Fortunately NewRelic have enabled deployment notification integration via a simple ReST API which you can push data to via the following command with Curl:

curl -H "x-api-key:REPLACE_WITH_YOUR_API_KEY" -d "deployment[app_name]=REPLACE_WITH_YOUR_APP_NAME" https://api.newrelic.com/deployments.xml

The API has the following options, which you should apply via the –d option of Curl:

Exactly one of the following is required:

  • deployment[app_name]: The value of app_name in the newrelic.yml file used by the application OR
  • deployment[application_id]: The application id, found in the URL when viewing the application in RPM.

Following are optional parameters:

  • deployment[changelog] or deployment[changes]: A list of changes for this deployment
  • deployment[description]: Text annotation for the deployment– notes for you
  • deployment[revision]: A revision number (e.g., git commit SHA)
  • deployment[user]: The name of the user/process that triggered this deployment
  • deployment[appname]: Name of the application
  • deployment[environment]: The environment for this deployment

This integration could be delivered via  a customized build script, but a more user friendly and reusable approach is using one of TeamCity’s best kept secrets: tool-based MetaRunners.

TeamCity MetaRunners

Maarten Balliauw has written a great introductory post on creating MetaRunners and I would strongly recommend you read that post to give you a good grounding in what they are and what they are capable of. JetBrains have also created a great resource for people interested in developing MetaRunners – the MetaRunner PowerPack on GitHub, which demonstrates a many different approaches across the different technology stacks.

In essence, a MetaRunner is a user-definable set of build steps, which can either be written from scratch by hand or extracted from existing, configured build steps, which you can parameterize and then create a simple user interface over, using primitive controls (textbox, checkbox, dropdown list) and validation, to enable easy re-use. In this case a MetaRunner is simply an xml file, which contains the definition of the build steps and also an embedded version of scripts you wish to execute.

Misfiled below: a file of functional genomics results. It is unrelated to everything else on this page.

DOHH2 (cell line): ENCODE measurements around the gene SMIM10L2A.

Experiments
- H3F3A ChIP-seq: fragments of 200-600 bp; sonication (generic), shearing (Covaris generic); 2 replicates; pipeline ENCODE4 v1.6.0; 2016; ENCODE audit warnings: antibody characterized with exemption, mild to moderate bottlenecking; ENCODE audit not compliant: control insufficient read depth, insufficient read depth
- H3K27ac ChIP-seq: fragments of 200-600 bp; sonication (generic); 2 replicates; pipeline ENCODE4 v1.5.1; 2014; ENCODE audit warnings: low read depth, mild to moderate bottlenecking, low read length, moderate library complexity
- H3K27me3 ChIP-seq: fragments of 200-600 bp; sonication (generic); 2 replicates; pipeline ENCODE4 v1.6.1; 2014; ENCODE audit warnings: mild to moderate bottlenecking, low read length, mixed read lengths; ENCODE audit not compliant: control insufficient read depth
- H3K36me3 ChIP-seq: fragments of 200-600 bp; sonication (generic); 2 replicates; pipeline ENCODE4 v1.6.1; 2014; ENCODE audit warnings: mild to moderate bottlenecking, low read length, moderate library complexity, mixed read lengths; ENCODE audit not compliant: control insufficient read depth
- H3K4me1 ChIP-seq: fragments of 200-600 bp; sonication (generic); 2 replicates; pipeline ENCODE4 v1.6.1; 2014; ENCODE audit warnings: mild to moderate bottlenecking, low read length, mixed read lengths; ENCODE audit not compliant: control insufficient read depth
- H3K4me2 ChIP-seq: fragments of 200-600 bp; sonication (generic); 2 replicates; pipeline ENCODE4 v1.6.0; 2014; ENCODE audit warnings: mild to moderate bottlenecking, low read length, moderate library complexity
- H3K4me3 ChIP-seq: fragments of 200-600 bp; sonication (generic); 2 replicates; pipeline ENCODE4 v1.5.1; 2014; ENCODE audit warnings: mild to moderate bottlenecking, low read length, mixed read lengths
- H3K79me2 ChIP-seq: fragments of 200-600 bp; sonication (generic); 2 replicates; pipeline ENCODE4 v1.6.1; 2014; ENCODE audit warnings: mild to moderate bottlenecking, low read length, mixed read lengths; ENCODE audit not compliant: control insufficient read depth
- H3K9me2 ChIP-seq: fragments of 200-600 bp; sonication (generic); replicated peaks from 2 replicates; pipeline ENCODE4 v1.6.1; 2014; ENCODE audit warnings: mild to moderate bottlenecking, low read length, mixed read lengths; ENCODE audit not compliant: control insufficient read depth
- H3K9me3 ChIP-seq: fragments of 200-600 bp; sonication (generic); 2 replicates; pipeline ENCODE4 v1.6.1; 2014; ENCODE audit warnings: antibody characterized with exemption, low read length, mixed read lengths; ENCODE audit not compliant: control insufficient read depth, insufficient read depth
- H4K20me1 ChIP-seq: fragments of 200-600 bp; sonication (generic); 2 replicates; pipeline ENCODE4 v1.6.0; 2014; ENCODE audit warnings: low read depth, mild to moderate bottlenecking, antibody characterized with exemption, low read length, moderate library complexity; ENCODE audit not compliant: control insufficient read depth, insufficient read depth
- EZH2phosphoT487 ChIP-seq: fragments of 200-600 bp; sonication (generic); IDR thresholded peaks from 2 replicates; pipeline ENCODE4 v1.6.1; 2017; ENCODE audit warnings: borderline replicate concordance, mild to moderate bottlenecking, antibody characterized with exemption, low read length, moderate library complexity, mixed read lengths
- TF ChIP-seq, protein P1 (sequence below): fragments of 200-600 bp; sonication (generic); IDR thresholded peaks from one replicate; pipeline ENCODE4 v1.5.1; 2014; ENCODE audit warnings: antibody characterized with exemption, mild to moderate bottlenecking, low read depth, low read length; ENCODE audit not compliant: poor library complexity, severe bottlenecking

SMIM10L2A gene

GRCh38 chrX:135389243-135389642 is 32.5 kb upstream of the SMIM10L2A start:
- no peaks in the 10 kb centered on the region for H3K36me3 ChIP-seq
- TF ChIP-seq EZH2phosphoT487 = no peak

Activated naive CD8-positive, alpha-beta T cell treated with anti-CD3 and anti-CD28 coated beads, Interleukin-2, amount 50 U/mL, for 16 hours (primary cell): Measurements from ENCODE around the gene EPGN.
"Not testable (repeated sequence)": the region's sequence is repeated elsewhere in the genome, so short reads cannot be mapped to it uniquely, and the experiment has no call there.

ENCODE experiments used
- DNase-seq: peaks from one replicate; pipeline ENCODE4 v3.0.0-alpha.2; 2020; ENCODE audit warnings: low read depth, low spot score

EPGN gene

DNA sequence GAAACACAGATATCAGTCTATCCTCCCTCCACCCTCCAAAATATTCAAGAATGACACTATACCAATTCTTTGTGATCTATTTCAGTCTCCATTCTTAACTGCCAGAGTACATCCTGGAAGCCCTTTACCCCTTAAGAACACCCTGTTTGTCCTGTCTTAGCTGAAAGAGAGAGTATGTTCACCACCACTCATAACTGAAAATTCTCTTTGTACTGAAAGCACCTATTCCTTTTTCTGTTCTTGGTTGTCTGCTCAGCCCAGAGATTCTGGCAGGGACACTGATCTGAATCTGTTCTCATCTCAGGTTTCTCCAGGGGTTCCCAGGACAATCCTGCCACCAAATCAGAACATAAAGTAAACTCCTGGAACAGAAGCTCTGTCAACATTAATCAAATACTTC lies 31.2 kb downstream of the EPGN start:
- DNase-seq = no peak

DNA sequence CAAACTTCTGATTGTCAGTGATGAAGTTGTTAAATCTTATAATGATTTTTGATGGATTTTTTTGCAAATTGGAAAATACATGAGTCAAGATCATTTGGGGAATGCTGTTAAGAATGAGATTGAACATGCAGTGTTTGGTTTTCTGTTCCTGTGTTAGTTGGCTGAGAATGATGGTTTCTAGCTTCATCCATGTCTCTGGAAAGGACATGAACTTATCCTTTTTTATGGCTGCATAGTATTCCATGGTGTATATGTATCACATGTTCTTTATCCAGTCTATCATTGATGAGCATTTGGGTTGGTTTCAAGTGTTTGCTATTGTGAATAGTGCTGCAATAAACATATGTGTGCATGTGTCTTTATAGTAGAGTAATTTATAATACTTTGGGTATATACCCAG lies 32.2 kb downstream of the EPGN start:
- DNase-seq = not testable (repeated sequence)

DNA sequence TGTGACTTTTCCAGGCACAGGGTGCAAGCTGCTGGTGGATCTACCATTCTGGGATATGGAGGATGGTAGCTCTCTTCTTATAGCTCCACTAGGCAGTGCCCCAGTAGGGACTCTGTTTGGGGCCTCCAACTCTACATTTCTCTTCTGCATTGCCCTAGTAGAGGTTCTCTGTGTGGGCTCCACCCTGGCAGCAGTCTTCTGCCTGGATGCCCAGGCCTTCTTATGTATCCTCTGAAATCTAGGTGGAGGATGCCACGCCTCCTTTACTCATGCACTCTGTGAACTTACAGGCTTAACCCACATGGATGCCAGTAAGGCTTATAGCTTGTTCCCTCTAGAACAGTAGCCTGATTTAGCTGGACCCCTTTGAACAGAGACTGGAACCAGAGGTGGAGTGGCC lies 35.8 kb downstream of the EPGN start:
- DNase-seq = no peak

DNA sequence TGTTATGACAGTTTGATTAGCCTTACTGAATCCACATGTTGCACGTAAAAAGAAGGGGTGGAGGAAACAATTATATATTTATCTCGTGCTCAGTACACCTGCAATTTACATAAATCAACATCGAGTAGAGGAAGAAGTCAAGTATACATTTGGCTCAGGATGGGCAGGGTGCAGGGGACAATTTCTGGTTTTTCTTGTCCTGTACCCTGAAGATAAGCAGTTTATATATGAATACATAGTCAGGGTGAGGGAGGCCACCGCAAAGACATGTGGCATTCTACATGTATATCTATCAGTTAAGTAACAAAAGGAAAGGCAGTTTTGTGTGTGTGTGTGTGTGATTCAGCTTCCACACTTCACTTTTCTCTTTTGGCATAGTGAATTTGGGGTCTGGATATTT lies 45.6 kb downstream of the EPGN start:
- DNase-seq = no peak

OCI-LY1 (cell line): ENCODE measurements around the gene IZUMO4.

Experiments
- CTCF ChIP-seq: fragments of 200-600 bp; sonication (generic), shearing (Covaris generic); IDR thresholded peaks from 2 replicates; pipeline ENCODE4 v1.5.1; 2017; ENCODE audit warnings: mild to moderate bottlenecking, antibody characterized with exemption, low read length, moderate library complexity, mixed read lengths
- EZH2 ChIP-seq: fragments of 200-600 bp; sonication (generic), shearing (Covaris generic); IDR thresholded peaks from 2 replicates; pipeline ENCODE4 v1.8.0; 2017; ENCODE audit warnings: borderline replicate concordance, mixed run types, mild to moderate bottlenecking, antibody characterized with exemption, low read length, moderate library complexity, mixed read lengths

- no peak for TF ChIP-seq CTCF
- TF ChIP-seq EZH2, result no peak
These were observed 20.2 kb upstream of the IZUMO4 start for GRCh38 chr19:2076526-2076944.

MetaRunners can be used in another (as yet, undocumented) way; by following a series of conventions, you can package up tools and scripts, create a custom UI definition to allow easy reuse, package them up as a zip and deploy on to your TeamCity server. This type of tool-based MetaRunner plugin will become available as a build runner via the TeamCity UI.

1. Creating the tool-based MetaRunner Plugin

The structure for a MetaRunner plugin is as follows:

Plugin
|   teamcity-plugin.xml
|
+—agent
|   |   teamcity-plugin.xml
|   |
|   \—bin
|           Curl-License.txt
|           curl.exe
|
\—server
\—metaRunners
MRPLUGIN_NewRelicDeploymentNotifier.xml

At the root level of the plugin there is a teamcity-plugin.xml file. This contains all the information that will be displayed in the TeamCity Build Runner UI (i.e. name, description etc.)

The second teamcity-plugin.xml located file under the agent directory is simpler – it is just a simple descriptor which signifies that the plugin is a tool package (i.e. it contains binaries and scripts you wish to include with the MetaRunner):

All of the tooling files you wish to include should also be stored under the agent directory (I have created a bin sub-folder, in this case it’s not really needed, but if you want to package up lots of tools / files, it’s simpler to keep the tools separate from the mandatory plugin files).